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This versatile word has several colloquial uses: “John got nicked for nicking a telly, and now he’s in the nick.” To “nick” something is to steal it, but “nick” is such a casual-sounding word that it seems a much less serious crime than stealing: “Shall we nick a couple of bikes and get home faster?” The speaker might be horrified if anyone suggested “stealing” a bike, but nicking it seems much more venial. To nick a person is to arrest them: “He got nicked for assault.” And a nick is a police cell or prison. “He’s gone straight since last time he come out of the nick.”

“In good nick” (or bad nick) means in good (or bad) condition: “This old banger’s in dreadful nick — I’ll give you 50 quid for it.” And something that happens “in the nick of time” is just, by a whisker, in time to save the day.

All the meanings are from the same root, which is also the root meaning a small notch or cut; but where it comes from is anyone’s guess. Though the word does plenty of work already, historically it has had even more meanings: to nick a train, for instance, was to arrive just in time to catch it, a useful word with no modern equivalent. It also has meant variously to compare or match with something, to call (related to “nickname”), to criticize, and to seize an opportunity; “the nick” once meant, among other things, the essential part or nub of anything.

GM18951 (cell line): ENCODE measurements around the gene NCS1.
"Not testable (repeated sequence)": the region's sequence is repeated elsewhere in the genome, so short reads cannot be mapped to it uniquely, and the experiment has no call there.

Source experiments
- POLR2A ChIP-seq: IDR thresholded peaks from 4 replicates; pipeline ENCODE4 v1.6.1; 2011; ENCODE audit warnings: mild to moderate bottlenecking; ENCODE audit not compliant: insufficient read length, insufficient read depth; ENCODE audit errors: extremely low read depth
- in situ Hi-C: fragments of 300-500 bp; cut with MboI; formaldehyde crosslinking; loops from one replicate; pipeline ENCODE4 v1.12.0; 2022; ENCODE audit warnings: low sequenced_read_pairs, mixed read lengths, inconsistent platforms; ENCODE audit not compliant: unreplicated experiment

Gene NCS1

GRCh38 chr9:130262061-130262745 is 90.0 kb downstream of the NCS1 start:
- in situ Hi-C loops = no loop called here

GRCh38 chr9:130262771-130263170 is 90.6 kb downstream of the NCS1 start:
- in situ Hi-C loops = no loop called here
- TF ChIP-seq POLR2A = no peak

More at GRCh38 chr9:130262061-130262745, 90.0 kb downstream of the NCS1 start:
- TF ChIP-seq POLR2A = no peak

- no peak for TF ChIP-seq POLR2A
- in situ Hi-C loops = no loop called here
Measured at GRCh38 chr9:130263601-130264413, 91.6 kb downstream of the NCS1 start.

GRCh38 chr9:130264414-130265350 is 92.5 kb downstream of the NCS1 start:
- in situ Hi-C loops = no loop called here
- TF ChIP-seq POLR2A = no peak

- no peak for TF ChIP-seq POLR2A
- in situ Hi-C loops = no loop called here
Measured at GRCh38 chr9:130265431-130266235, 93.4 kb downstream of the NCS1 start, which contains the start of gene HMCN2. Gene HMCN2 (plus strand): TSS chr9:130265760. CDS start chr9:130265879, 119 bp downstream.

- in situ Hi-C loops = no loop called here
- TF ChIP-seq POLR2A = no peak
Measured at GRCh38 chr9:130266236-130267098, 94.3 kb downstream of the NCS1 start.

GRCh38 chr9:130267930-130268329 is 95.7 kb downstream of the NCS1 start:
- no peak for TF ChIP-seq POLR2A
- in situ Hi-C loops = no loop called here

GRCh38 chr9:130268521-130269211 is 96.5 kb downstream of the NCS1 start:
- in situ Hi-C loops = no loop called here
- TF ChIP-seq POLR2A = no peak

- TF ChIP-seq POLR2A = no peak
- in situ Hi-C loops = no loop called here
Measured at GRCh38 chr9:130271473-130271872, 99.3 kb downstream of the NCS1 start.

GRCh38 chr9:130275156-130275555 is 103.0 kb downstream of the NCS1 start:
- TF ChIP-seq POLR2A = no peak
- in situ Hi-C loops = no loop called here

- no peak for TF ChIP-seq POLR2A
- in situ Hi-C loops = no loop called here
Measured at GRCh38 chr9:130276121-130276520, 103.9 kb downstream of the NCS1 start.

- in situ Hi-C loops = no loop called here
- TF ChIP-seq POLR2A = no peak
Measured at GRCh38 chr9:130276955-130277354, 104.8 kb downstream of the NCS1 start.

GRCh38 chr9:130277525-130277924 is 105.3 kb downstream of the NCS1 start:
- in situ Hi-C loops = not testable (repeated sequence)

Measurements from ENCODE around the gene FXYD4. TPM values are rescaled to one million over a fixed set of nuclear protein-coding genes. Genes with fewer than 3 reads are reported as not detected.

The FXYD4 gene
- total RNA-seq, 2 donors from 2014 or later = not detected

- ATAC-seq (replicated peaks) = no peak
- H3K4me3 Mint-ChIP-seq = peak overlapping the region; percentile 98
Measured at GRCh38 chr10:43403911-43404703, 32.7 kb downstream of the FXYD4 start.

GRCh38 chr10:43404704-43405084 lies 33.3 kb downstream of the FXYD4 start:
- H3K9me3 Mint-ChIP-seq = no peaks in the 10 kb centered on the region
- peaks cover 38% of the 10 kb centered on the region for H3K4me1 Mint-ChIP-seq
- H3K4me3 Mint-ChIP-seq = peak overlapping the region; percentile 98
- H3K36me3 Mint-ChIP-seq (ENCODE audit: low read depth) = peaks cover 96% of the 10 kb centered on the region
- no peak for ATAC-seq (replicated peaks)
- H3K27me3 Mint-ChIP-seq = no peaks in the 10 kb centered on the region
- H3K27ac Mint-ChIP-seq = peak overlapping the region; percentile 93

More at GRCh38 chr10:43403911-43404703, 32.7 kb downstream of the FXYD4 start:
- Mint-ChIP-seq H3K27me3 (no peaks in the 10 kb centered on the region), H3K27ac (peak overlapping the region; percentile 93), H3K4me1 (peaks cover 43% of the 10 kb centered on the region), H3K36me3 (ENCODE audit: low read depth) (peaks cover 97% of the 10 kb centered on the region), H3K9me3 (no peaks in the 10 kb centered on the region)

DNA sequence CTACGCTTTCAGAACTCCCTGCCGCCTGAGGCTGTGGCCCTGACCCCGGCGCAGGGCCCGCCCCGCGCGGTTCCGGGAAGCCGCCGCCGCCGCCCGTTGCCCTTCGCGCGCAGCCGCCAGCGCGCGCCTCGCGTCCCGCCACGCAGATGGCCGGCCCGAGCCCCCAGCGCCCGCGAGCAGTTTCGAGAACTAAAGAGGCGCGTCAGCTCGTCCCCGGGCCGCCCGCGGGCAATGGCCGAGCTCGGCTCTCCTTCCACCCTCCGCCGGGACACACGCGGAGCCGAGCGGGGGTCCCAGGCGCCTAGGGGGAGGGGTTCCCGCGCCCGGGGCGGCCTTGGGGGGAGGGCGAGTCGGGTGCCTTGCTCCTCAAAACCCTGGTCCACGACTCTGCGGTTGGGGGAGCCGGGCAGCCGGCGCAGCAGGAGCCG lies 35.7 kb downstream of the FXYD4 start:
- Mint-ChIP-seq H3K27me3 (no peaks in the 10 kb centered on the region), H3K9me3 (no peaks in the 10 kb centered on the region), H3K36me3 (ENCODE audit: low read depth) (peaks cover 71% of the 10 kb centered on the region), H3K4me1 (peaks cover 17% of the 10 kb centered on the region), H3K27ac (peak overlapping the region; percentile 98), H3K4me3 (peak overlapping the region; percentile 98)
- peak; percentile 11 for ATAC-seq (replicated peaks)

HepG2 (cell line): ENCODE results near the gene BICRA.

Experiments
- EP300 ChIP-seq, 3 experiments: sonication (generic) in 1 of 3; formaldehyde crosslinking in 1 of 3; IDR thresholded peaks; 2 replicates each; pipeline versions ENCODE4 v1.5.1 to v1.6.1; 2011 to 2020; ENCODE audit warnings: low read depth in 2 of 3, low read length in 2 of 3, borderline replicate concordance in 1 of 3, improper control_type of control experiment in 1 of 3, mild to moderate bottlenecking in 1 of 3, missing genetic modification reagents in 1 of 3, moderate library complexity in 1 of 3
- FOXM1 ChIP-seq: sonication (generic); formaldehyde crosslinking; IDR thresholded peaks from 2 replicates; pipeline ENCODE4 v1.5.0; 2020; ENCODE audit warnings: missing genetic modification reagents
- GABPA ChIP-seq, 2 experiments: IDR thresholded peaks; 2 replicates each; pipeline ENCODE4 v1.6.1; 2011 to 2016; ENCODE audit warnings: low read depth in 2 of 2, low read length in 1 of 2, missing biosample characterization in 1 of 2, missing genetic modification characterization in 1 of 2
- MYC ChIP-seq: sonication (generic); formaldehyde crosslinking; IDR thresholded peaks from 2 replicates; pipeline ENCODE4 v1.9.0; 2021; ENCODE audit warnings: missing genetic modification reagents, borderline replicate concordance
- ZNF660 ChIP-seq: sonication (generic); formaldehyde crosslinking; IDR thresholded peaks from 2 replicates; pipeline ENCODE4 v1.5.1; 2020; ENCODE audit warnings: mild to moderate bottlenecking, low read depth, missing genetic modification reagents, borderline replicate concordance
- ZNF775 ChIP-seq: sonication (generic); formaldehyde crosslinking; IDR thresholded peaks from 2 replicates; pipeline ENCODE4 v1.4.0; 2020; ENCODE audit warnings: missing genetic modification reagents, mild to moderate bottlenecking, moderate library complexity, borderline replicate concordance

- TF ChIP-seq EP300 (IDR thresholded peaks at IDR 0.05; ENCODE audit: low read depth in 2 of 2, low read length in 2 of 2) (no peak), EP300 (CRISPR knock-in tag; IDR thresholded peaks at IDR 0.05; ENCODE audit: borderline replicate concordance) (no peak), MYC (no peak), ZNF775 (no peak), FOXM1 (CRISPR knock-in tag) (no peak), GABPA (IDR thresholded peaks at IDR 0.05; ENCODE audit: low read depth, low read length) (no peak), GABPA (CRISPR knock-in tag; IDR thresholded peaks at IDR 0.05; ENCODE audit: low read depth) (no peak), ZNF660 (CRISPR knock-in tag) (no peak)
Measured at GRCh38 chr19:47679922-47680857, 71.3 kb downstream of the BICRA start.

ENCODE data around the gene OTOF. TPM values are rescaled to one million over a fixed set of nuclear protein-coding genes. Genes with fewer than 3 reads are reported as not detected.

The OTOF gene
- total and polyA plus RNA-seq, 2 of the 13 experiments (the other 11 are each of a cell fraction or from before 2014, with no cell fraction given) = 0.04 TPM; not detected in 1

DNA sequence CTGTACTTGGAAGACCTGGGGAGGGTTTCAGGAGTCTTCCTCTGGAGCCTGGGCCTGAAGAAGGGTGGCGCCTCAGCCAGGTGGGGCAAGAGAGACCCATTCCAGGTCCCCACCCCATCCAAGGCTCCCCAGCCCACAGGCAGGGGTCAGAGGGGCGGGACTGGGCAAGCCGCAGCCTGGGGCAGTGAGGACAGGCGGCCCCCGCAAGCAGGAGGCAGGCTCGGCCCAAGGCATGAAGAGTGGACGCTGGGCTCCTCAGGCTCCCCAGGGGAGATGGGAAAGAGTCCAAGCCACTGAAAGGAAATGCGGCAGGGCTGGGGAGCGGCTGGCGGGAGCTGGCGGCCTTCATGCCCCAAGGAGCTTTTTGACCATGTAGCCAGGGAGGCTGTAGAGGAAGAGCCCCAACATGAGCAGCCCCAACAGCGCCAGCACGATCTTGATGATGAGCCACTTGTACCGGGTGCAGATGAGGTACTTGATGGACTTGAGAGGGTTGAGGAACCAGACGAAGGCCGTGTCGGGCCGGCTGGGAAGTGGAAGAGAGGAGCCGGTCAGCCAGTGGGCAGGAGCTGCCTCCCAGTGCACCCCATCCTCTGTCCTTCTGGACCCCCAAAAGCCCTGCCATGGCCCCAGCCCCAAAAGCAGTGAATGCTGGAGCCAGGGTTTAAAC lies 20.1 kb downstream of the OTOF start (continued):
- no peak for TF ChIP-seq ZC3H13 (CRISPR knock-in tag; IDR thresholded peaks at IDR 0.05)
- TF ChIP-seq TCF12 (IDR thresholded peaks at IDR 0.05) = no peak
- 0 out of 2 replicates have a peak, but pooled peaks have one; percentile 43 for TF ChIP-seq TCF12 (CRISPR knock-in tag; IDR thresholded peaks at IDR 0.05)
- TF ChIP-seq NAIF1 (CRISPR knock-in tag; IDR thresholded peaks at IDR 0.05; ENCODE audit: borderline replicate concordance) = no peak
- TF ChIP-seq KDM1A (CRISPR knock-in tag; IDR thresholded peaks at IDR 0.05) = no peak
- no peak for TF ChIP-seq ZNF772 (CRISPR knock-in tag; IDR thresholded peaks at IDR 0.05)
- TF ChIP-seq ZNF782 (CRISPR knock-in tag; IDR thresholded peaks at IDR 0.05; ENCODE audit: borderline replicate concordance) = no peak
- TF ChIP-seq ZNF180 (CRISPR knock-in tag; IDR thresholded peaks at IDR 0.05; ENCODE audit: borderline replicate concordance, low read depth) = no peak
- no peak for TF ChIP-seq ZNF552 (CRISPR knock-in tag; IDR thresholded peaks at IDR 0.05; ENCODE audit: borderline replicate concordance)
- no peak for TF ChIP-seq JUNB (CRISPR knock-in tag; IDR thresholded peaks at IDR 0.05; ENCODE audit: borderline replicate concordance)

Mark Wainwright is a freelance writer living in Cambridge. Got a question about something you’ve seen or heard around the United Kingdom? E-mail us at: uknews@estripes.osd.mil


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